Furthermore, as depicted in FIG. 19, a structure 80 may now be formed by disposing the top portion 68 (SOI wafer) on the bottom portion 54 (prime wafer) by means of fusion bonding between the SOI wafer and the prime wafer 54. Mechanical polishing or grinding followed by wet etching with chemicals such as, but not limited to, tetramethyl ammonium hydroxide (TMAH), potassium hydroxide (KOH), and Ethylene Diamine Pyrocatechol (EDP) may be employed to remove the handle wafer 72. Following removal of the handle wafer 72, the oxide box layer 70 may be removed by buffered hydrofluoric acid (BHF). Subsequently, as illustrated in FIG. 20, an upper electrode 83 may be disposed on the diaphragm 74 to form the cMUT transceiver 81. FIG. 20 illustrates a cMUT transceiver 81 where the studs 76 are disposed on the diaphragm 74. Moreover, as will be appreciated by one of ordinary skill, surface micromachining may also be employed to include studs and/or wells. With surface micromachining, the diaphragm is deposited, instead of being bonded from an SOI wafer as in the bulk micromachining process. This may be followed by the removal of any sacrificial layers underneath the diaphragm (such as the oxide), sealing the cavity with a vacuum, and deposition of the top electrode.

The process flow described with reference to FIGS. 15-20 depicts the process for fabricating the cMUT transceiver where the studs 76 may be disposed on the diaphragm 74. As will be appreciated by one skilled in the art, similar techniques may also be employed to fabricate a dual cavity cMUT unit cell structure. In a similar fashion, FIGS. 21-26 depict a process flow for fabricating a cMUT transceiver where the studs may be disposed on the lower electrode as will be described below, and as previously illustrated in FIG. 1.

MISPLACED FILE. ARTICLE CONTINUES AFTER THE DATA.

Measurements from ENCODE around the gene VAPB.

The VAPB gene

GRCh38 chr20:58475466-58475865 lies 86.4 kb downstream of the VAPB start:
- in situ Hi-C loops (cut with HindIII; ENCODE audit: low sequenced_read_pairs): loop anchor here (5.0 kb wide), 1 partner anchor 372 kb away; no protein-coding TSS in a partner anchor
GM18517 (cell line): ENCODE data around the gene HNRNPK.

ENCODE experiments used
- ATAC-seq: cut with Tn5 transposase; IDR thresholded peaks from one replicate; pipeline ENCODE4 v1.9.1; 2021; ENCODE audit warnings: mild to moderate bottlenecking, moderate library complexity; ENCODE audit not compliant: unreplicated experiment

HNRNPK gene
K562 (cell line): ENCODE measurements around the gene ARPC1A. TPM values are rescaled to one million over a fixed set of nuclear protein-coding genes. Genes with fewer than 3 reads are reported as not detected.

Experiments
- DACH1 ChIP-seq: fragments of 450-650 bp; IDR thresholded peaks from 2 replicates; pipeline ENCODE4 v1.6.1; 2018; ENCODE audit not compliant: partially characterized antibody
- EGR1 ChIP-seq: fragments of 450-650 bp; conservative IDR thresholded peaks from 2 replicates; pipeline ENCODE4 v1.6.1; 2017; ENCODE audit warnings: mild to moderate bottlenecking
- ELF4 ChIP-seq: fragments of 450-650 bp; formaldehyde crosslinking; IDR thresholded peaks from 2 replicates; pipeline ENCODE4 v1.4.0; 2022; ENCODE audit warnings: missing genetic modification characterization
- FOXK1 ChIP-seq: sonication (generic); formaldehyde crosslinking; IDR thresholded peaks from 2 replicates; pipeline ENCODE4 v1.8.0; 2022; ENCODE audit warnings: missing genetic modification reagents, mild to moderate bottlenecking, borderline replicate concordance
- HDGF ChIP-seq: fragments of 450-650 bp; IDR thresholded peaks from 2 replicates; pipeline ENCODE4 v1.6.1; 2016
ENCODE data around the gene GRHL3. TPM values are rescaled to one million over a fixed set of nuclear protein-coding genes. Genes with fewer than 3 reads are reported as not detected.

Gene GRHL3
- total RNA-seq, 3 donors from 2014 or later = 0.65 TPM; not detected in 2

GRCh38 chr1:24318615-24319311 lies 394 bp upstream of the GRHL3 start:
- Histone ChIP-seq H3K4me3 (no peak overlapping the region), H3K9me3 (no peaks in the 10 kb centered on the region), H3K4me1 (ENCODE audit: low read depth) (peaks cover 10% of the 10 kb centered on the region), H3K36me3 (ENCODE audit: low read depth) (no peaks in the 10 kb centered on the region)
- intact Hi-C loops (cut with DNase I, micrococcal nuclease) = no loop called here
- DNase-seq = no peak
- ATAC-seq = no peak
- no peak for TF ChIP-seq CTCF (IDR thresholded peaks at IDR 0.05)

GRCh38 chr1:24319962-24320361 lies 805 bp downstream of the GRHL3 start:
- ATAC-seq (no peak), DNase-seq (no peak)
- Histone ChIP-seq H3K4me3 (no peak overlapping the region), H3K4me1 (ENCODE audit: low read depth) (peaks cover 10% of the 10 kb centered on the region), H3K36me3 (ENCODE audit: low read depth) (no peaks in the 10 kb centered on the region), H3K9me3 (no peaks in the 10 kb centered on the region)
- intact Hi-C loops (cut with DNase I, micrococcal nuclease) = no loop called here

FIG. 21 illustrates an initial step in the process of fabricating a bottom portion 54 (a low resistivity prime wafer) of a cMUT transceiver, where a first oxide layer 56 and a second oxide layer 60 are fabricated by means of an oxidation process, such as, but not limited to, a dry oxidation process, a wet oxidation process, or a combination of the two, and may be disposed on a high-conductivity silicon layer 58. The second oxide layer 60 defines the gap width between the lower electrode and the upper electrode. As illustrated in FIG. 22, lithography and wet etching may be employed to etch away a section of the second oxide layer, thereby defining a plurality of support posts 62 and a cavity 64 that may be defined by the support posts. Subsequently, as depicted in FIG. 23, a lithography process that may be followed by a etching process may be employed to form the studs 76 in the cavity 64. As depicted in FIG. 24, an oxidation process, to provide an electrical insulation layer 78 on the studs 76, may follow the formation of the studs 76. Alternatively, as described hereinabove, the studs 76 may be formed by the deposition of a material, such as a metal, on the lower electrode 54, followed by an dielectric deposition process to provide an insulating layer on the studs 76.